Articles

Reactions to Conflict

Amanda Dreher - Friday, August 19, 2016


 

 

Healthy conflict begins with an awareness and appreciation of differing perspectives. When you realize that everyone brings to the table his or her own unique set of perceptions based on their genetics, generation, culture, gender and other experiences, it should not be surprising that everyone can’t agree on everything all the time. As Walter Lippmann, writer and political commentator aptly asserts, “Where all think alike, no one thinks very much.” The goal then isn’t that everyone completely agrees with every decision made.

 

The goal is that all people know that they have been heard and that their ideas were seriously considered in the final decision. Productive conflict management helps take what could be a disruption and turns it into an opportunity. For this to happen, the goal is not to reduce conflict but to create a safe place for people to share differing perspectives with mutual respect. 

 

 

This said, there are a number of different conflict styles that we will tend to default to if we are not careful. See if any of these sounds like you.

 

  • Competing: 
  • In this style it is all about winning, not the subject or substance of the conflict. You will win at all costs, even if it means exaggerating or even flat out lying to “prove your point.” You look for those “zingers” that will make the other person stop talking, and thus letting you win.
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  • Accommodating: 
  • This conflict style is all about ending the conflict at all costs. In this style you will acquiesce, and not really talk about what needs to be talked about because you just want it to be over. Statements like “fine, fine, you win” or “the details really don’t matter, let’s just stop fighting” are indicative of this style.
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  • Avoiding: 
  • This style is one of the least productive. Conflict or disagreements are avoided at all costs. This style promotes fake unity while tempers are seething below the surface. There is no outlet for the conflict so the relationship ends up suffering since real issues are never discussed.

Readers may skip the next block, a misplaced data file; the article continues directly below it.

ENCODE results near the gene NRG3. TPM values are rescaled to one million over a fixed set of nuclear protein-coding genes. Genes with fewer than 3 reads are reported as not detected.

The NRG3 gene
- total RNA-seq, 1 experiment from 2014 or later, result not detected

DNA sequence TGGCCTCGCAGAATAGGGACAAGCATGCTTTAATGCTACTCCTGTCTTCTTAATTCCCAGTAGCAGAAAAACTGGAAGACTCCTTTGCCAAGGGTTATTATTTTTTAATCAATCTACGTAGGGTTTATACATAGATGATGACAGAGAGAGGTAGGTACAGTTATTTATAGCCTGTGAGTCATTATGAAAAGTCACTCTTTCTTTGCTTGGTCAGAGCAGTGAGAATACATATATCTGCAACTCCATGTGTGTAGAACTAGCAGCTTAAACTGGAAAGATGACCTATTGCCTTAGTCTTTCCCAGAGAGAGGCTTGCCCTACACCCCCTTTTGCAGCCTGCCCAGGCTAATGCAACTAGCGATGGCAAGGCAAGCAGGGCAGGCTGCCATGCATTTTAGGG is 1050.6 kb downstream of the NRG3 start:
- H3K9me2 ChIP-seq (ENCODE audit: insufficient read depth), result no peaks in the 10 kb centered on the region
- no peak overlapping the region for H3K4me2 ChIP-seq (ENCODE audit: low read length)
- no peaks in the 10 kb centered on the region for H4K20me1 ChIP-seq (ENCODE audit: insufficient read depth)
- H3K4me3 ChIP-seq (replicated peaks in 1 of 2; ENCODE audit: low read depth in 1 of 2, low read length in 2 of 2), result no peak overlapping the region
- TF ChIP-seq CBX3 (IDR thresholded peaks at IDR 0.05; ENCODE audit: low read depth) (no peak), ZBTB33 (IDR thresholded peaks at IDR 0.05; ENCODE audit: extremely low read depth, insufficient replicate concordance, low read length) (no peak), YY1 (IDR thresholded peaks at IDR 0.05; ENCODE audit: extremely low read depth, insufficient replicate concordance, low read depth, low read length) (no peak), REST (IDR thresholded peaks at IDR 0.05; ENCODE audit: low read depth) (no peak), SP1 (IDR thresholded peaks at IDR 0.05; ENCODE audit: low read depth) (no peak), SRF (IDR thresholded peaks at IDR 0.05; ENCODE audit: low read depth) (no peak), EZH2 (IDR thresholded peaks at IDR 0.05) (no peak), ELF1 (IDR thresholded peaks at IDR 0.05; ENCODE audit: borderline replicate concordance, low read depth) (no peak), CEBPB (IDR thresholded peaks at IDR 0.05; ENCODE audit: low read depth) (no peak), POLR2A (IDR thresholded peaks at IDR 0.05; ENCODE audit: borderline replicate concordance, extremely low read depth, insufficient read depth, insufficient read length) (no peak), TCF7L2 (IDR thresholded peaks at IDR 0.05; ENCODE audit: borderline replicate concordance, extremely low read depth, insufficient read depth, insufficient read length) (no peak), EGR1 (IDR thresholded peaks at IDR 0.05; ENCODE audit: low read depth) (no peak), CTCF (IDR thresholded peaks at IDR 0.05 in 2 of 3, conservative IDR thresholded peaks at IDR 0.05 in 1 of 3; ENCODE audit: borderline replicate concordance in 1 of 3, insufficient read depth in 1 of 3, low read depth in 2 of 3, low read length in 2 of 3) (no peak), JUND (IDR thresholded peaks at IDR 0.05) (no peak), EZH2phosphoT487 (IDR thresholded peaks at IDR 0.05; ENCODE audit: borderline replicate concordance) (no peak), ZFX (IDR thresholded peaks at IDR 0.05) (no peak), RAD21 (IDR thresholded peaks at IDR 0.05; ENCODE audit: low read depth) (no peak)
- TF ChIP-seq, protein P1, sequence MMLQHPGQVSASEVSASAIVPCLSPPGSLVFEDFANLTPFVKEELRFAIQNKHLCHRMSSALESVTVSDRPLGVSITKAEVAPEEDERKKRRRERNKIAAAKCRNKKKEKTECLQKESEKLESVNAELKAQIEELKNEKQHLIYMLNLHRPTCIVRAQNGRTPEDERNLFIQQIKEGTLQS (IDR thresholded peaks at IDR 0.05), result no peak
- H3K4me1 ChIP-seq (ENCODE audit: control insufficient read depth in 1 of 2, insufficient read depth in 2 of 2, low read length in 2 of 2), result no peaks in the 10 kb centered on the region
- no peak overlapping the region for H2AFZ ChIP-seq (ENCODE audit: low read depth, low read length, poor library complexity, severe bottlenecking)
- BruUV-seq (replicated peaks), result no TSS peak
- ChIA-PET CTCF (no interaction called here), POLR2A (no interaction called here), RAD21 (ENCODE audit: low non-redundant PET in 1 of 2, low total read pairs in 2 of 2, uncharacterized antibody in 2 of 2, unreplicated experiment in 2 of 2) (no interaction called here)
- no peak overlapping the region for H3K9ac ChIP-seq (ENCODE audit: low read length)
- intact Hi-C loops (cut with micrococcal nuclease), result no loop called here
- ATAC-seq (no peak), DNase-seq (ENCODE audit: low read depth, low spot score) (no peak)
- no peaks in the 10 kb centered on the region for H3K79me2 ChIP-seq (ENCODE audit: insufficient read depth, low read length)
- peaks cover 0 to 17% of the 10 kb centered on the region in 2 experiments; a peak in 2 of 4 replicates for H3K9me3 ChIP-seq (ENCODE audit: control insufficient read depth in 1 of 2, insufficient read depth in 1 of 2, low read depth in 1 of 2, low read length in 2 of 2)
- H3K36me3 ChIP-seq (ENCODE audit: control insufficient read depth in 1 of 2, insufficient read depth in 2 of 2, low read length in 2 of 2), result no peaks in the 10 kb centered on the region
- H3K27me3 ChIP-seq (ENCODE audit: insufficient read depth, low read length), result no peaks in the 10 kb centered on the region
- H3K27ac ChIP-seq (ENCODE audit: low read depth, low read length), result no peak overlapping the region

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  • Compromising:
  • This style seeks to resolve the conflict but doesn’t really take the time to find the best solution. Usually the way the conflict is resolved is with both parties giving up something. Even though the result seems “fair” it often ends up being a lose- lose solution.
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  • Collaborating: 
  • This style seeks that win-win solution. It often requires more time to find a resolution and it requires that we treat other with great respect and appreciation for each other. The collaboration style has to have both parties check their egos and anger at the door and seek a solution based on common values, passions and goals. The solution then honors those shared values, passions and goals so it is a win for all concerned.

 

Did you identify with one of more of these conflict styles? Work to become aware of how you handle conflict and pay attention to what is and isn’t working. Notice your patterns. Then notice the default conflict styles of your team members. Clearly you will have varying conflict styles on your team.

 

Using this new awareness and knowledge, the goal is to transform difficult conversations and conflicts into opportunities for productive conversations and healthy conflict. Figuring out a way to move more toward the collaborative style then becomes the focus. Brainstorm practical ways that you and your team can begin to work together more collaboratively. 


 

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